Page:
By Arlene Bridges Samuels, CBN Israel—
As we enter a new year, religious persecution will undoubtedly continue to impact millions across the globe, with such atrocities as Nigeria’s Christians being massacred, China’s Muslim Uighurs enslaved, and Jews murdered in their synagogues. For three years, an organization called Church in Need tracked Christian persecution in particular saying in their 2017 report, “Anti-Christian persecution is worse than at any time in history.” The 2020 numbers are now estimated at 260 million and growing.
Purveyors of persecution use numerous methods, which can include everything from media slander and banning Bibles to razing houses of worship, secret police harassment, imprisonment, and mass murder. Worldwide, Jewish communities have been the targets of unbridled hatred for centuries, while Christian persecution is considered to be at its highest levels and other faith communities continue to be threatened.
The United States Commission on International Religious Freedom (USCIRF) keeps track of such atrocities, with 14 nations at the top of its list—among them China, North Korea, Iran, Nigeria, Saudi Arabia, and Syria. Gary L. Bauer, a commissioner at USCIRF and the President of American Values, has actively spoken out against anti-Semitism and advocated for Christian minorities in the Middle East. He observes, “It is not an accident that persecution of Christians and Jews is increasing around the world. Judeo-Christian civilization is hated and under siege from both God-less communism and radical Islam. Even in Europe and here in the U.S. there are growing threats to religious liberty.”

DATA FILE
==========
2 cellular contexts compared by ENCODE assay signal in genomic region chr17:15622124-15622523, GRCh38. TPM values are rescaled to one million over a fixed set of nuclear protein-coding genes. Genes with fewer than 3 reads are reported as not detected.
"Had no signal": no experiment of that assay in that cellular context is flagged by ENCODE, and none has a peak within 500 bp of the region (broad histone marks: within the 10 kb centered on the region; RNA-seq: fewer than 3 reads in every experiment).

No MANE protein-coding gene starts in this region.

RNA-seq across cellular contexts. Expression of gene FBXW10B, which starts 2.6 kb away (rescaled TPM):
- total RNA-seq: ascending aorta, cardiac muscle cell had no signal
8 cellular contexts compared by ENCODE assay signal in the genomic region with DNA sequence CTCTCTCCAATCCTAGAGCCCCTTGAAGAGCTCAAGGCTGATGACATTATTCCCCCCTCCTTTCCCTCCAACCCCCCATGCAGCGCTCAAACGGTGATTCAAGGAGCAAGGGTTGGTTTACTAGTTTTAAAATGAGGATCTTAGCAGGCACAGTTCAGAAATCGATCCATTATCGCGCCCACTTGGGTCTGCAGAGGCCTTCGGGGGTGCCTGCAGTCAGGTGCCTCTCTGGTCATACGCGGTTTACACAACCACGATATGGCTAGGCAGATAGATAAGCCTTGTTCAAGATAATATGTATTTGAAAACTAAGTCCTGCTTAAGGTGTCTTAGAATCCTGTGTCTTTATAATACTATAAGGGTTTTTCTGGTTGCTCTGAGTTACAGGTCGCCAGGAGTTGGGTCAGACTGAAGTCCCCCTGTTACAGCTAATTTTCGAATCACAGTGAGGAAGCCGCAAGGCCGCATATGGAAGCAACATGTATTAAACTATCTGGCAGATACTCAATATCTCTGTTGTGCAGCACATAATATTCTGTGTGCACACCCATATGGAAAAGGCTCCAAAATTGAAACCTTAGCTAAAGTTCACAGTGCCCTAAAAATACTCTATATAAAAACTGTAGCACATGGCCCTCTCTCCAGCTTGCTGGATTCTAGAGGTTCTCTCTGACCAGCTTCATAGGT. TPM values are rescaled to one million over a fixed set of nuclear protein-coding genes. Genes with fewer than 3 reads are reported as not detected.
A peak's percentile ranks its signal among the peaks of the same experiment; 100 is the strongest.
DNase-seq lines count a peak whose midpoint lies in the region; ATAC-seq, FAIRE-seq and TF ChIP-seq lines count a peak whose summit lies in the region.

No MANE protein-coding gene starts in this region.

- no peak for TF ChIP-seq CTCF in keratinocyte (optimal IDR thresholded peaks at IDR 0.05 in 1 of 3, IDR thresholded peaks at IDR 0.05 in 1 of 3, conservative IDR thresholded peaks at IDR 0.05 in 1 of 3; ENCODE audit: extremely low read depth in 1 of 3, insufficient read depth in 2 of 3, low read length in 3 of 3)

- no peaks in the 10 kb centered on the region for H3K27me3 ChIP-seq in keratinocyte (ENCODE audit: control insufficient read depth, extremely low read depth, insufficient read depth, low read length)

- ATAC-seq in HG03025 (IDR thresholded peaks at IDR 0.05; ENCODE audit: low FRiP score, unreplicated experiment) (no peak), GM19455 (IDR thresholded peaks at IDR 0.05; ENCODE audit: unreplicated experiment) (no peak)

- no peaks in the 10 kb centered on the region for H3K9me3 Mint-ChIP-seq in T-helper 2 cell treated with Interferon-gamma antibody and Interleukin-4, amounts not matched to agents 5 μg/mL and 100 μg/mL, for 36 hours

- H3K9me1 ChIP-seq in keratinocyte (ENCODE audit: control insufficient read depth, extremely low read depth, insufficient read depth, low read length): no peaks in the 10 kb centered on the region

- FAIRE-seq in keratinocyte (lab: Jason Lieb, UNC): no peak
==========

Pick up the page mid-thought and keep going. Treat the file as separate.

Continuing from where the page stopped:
Thankfully, the United States and Israel rest on a solid foundation of Judeo-Christian principles they can call upon when challenges arise. The United States enshrined religious freedom in our Constitution’s Bill of Rights. Israel embedded religious freedom in its Declaration of Independence when it became a modern Jewish state in 1948. Israel’s Basic Laws—which enumerate the country’s fundamental rights—protect “freedom to practice or not practice religious beliefs, including freedom of conscience, faith, religion, and worship, regardless of an individual’s religion.”
In addition, Basic Law designates Israel as a “Jewish and democratic state.” Israel also recognizes its patriarchs in the Declaration: “The State of Israel … will be based on freedom, justice and peace as envisaged by the Prophets of Israel.” International human rights covenants are incorporated into domestic law that applies to both citizens and non-Israeli residents, alike. Continue Reading….